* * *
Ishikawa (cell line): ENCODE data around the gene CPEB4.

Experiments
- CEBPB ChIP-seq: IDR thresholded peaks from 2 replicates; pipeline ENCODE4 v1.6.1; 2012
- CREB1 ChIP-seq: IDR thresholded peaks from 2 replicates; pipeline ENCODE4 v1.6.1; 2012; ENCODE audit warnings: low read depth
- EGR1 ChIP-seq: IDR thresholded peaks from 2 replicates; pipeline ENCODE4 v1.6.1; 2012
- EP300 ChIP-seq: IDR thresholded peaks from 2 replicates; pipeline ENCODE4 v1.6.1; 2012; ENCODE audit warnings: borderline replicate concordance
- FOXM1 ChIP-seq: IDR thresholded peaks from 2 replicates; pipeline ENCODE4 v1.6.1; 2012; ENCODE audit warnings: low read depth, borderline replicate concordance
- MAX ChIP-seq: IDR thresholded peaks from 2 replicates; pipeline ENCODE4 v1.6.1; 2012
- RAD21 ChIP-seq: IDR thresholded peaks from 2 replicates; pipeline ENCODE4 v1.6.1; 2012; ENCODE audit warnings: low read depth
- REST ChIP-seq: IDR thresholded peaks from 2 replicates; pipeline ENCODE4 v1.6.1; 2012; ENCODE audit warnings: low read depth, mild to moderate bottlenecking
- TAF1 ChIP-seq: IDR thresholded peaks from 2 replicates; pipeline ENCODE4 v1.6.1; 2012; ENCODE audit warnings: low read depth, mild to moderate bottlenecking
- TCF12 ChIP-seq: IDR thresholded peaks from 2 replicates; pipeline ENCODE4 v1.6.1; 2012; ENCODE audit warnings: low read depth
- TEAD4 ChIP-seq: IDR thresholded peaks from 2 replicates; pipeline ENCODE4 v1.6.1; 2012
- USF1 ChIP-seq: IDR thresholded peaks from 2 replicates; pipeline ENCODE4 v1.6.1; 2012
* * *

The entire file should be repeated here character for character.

Ishikawa (cell line): ENCODE data around the gene CPEB4.

Experiments
- CEBPB ChIP-seq: IDR thresholded peaks from 2 replicates; pipeline ENCODE4 v1.6.1; 2012
- CREB1 ChIP-seq: IDR thresholded peaks from 2 replicates; pipeline ENCODE4 v1.6.1; 2012; ENCODE audit warnings: low read depth
- EGR1 ChIP-seq: IDR thresholded peaks from 2 replicates; pipeline ENCODE4 v1.6.1; 2012
- EP300 ChIP-seq: IDR thresholded peaks from 2 replicates; pipeline ENCODE4 v1.6.1; 2012; ENCODE audit warnings: borderline replicate concordance
- FOXM1 ChIP-seq: IDR thresholded peaks from 2 replicates; pipeline ENCODE4 v1.6.1; 2012; ENCODE audit warnings: low read depth, borderline replicate concordance
- MAX ChIP-seq: IDR thresholded peaks from 2 replicates; pipeline ENCODE4 v1.6.1; 2012
- RAD21 ChIP-seq: IDR thresholded peaks from 2 replicates; pipeline ENCODE4 v1.6.1; 2012; ENCODE audit warnings: low read depth
- REST ChIP-seq: IDR thresholded peaks from 2 replicates; pipeline ENCODE4 v1.6.1; 2012; ENCODE audit warnings: low read depth, mild to moderate bottlenecking
- TAF1 ChIP-seq: IDR thresholded peaks from 2 replicates; pipeline ENCODE4 v1.6.1; 2012; ENCODE audit warnings: low read depth, mild to moderate bottlenecking
- TCF12 ChIP-seq: IDR thresholded peaks from 2 replicates; pipeline ENCODE4 v1.6.1; 2012; ENCODE audit warnings: low read depth
- TEAD4 ChIP-seq: IDR thresholded peaks from 2 replicates; pipeline ENCODE4 v1.6.1; 2012
- USF1 ChIP-seq: IDR thresholded peaks from 2 replicates; pipeline ENCODE4 v1.6.1; 2012